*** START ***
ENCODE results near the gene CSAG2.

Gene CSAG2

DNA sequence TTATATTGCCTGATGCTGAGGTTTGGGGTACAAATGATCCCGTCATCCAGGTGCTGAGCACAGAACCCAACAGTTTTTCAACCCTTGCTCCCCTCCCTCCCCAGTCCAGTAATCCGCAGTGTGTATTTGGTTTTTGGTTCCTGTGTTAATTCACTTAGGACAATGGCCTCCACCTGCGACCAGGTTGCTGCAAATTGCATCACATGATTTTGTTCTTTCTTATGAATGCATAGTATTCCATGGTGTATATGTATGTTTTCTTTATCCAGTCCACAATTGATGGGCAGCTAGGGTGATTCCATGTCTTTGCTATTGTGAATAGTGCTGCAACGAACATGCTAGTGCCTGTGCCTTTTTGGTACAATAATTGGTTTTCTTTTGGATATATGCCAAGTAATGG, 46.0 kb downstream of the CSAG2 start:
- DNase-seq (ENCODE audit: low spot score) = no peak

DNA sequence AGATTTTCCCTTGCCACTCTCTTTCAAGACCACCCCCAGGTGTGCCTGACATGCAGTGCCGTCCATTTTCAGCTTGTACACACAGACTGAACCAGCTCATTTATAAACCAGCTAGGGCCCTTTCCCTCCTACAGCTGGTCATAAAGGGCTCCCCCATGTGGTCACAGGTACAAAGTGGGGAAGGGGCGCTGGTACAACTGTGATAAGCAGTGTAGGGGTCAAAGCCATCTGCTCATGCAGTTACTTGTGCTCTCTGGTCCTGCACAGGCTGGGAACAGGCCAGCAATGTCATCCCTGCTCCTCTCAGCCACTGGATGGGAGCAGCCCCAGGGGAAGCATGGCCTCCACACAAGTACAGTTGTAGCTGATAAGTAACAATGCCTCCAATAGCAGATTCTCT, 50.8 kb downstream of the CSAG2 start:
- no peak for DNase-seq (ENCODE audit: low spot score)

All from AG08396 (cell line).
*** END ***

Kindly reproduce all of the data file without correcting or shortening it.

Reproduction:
ENCODE results near the gene CSAG2.

Gene CSAG2

DNA sequence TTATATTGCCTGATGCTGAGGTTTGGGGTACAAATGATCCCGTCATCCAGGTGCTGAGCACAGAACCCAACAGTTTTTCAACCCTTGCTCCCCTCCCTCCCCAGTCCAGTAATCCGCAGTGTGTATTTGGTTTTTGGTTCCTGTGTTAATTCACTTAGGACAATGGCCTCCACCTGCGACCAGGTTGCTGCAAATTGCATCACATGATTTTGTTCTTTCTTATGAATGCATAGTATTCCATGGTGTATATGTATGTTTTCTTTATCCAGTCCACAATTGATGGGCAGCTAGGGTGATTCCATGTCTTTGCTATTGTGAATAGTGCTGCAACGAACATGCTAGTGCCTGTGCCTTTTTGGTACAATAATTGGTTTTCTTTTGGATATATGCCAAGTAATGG, 46.0 kb downstream of the CSAG2 start:
- DNase-seq (ENCODE audit: low spot score) = no peak

DNA sequence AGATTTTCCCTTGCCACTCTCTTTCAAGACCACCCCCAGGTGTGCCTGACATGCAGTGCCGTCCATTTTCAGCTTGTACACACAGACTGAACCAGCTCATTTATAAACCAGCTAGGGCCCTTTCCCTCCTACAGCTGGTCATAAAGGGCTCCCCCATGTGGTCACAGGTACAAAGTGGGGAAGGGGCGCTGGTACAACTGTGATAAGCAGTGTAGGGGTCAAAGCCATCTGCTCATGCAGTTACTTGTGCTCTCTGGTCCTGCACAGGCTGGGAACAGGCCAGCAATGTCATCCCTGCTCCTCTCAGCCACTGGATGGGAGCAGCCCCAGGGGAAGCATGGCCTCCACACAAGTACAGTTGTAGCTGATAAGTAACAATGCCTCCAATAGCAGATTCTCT, 50.8 kb downstream of the CSAG2 start:
- no peak for DNase-seq (ENCODE audit: low spot score)

All from AG08396 (cell line).